Attack on Titan: Wings of Freedom PS4 Review

Ever since the release of Hyrule Warriors, the Musou genre has been getting a noticeable rise in quality. Previously, developer Omega Force seemed content to suffocate the videogame market with bi-annual releases of Dynasty Warriors and its uncountable number of spin-offs, but their latest crop of Anime-inspired spinoffs (including One Piece, Gundam and Dragon Quest) have received a much more welcoming response from fans of those respective series and action games in general.


It is that combination of goodwill and brand recognition that Attack on Titan: Wings of Freedom has received a bit more attention. Since its premiere, the AOT series was instantly recognized for its potential as a character-swinging, Titan-slaying videogame, but the last attempt to recreate the action and excitement of the series was little more than a poorly-developed cash-grab on the 3DS, a system well below the performance requirements to capture the feeling of taking on cannibalistic giants in a massive city. With the latest attempt releasing on the PS4, the juggernaut console is more than sturdy enough to handle the Titan-slaying concept, but does Omega Force manage to keep up their streak of more fluid visuals and less repetitive combat?

For those who haven’t followed the series, here’s a brief refresher on the story: in an alternate universe medieval setting (or possibly a post apocalyptic future setting, as some fans have theorized), humanity is on the verge of extinction due to frequent attacks by the Titans, large humanoid creatures who are mindlessly driven to consume every last human on the planet. The survivors are backed into a corner and forced to live behind massive walls which have kept them alive for a century. Naturally, all it takes is a really big Titan to bring down the wall, causing a flood of cannibalistic creatures to finish off the remaining humans. As a counterattack, humanity has set up a squad of fighters equipped with gas-powered grappling hooks and massive blades to cut through the back of the Titans’ necks, their sole weak point. The story follows new recruits Eren, Mikasa and Armin, whose homes and families were destroyed by the latest Titan attack. Lots of carnage, twists and ongoing mysteries follow the ongoing series that quickly became one of the biggest anime properties in the world.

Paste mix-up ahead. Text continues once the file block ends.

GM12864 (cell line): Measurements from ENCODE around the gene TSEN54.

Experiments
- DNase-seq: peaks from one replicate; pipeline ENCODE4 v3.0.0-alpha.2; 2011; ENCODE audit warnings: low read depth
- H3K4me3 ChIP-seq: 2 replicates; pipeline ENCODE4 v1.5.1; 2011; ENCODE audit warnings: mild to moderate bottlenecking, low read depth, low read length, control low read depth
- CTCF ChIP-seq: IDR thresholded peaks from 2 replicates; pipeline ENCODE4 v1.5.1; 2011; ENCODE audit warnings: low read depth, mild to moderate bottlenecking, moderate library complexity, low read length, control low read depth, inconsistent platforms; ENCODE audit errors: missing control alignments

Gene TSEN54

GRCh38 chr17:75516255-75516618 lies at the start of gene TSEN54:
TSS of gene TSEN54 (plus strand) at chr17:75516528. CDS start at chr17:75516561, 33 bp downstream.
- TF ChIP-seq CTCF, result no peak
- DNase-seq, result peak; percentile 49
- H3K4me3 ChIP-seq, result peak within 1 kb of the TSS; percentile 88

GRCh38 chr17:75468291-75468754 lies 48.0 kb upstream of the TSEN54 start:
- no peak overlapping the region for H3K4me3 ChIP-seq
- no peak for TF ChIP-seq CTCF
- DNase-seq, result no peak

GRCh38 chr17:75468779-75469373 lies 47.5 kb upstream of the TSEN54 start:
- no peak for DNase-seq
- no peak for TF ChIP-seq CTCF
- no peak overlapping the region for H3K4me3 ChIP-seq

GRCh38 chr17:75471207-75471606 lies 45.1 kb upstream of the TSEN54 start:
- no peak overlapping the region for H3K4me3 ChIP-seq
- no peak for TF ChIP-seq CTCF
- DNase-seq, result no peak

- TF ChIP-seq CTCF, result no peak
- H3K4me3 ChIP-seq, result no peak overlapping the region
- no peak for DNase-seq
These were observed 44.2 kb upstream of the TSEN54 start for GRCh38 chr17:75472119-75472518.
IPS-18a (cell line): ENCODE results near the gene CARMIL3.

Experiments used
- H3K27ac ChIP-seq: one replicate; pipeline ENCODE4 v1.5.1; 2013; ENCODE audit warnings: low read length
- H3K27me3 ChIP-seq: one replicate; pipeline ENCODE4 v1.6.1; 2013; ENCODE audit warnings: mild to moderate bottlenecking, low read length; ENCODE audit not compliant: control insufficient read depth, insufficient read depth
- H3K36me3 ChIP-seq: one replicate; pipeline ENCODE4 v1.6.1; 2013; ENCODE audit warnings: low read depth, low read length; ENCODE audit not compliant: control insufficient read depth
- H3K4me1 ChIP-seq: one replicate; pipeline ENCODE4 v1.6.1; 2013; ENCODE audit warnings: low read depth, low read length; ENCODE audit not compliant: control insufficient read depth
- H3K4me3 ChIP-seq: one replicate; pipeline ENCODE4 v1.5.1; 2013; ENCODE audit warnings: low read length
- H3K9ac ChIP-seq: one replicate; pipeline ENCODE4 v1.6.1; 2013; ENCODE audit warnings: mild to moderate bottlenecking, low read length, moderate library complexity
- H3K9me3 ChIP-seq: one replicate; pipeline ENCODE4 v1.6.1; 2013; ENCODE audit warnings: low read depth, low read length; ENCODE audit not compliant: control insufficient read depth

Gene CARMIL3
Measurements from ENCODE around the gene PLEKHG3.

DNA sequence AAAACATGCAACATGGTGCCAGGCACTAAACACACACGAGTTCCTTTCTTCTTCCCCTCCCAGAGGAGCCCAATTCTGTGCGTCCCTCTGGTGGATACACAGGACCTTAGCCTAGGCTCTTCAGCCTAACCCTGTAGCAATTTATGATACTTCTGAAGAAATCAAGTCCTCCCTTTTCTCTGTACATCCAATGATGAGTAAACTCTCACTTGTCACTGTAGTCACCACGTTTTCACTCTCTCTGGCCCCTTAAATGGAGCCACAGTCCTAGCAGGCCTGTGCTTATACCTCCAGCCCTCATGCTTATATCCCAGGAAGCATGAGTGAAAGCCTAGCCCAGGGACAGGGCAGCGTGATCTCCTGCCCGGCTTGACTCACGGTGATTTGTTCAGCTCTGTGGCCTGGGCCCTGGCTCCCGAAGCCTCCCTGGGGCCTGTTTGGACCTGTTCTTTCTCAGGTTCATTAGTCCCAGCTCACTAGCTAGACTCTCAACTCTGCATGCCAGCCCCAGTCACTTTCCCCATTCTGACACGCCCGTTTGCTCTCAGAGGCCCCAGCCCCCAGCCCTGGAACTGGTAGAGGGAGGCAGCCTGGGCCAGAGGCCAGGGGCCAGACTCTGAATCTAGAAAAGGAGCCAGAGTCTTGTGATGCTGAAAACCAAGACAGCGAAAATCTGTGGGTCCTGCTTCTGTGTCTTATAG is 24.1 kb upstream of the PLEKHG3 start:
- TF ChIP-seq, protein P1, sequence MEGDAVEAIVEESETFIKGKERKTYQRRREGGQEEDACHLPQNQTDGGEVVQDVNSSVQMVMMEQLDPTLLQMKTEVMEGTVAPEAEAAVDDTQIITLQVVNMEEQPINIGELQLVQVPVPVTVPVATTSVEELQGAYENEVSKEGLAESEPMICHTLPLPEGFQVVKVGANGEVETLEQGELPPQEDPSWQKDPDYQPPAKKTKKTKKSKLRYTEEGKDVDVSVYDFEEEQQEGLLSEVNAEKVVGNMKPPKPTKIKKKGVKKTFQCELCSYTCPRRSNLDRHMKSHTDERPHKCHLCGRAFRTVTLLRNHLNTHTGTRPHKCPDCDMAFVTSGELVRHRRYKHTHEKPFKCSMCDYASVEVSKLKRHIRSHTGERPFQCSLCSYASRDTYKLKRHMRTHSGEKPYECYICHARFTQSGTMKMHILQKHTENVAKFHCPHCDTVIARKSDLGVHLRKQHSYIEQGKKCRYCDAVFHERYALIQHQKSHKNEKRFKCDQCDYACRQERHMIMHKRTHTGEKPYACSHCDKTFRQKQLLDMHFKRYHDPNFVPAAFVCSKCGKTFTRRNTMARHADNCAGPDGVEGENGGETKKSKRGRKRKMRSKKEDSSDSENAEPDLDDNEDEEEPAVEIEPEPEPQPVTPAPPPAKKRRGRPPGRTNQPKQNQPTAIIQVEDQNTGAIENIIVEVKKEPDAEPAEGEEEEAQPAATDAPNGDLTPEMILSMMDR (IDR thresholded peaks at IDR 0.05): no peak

As with most adaptations, Wings of Freedom follows the plot of the anime in an almost checklist fashion, covering most of the key moments from the first season (while also including an epilogue chapter that teases some of the story beats to look forward to in season 2). Being a more action-oriented anime, a good chunk of the original story is preserved in this game without compromise, and even manages to retain much of the character development that the main cast goes through thanks to interactive moments between missions. The differing character traits are also incorporated into each playable character’s skills, which helps in adding a bit of variety: Eren is a hot-headed character who prioritizes offense, Mikasa is an efficient Titan-slayer who can chain multiple swings on a single attack, Armin is a weak fighter but can issue advanced orders to AI companions, etc.

The core gameplay mechanic remains the same regardless of which character is being controlled: players must complete a series of missions in each chapter, which take place in a large map that is typically filled with buildings, trees, and lots of ravenous Titans. Whereas most Musou games earn their reputation by littering the screen with hundreds of enemies, Wings of Freedom smartly chooses to feature only a dozen or so Titans at a time, as their larger size and tenacious attacks make them a far greater threat than the average fodder enemy in Dynasty Warriors. Taking a Titan head-on is a recipe for tragedy, which is why players need to make use of the Omni-Directional Gear to swing and grapple around their blind spots to target their key weak points: while it takes a swipe at the back of their necks to permanently bring them down, it is often recommended to go for a Titan’s limbs first in order to temporarily incapacitate them (the fact that certain limbs are highlighted to contain valuable crafting materials is a further incentive).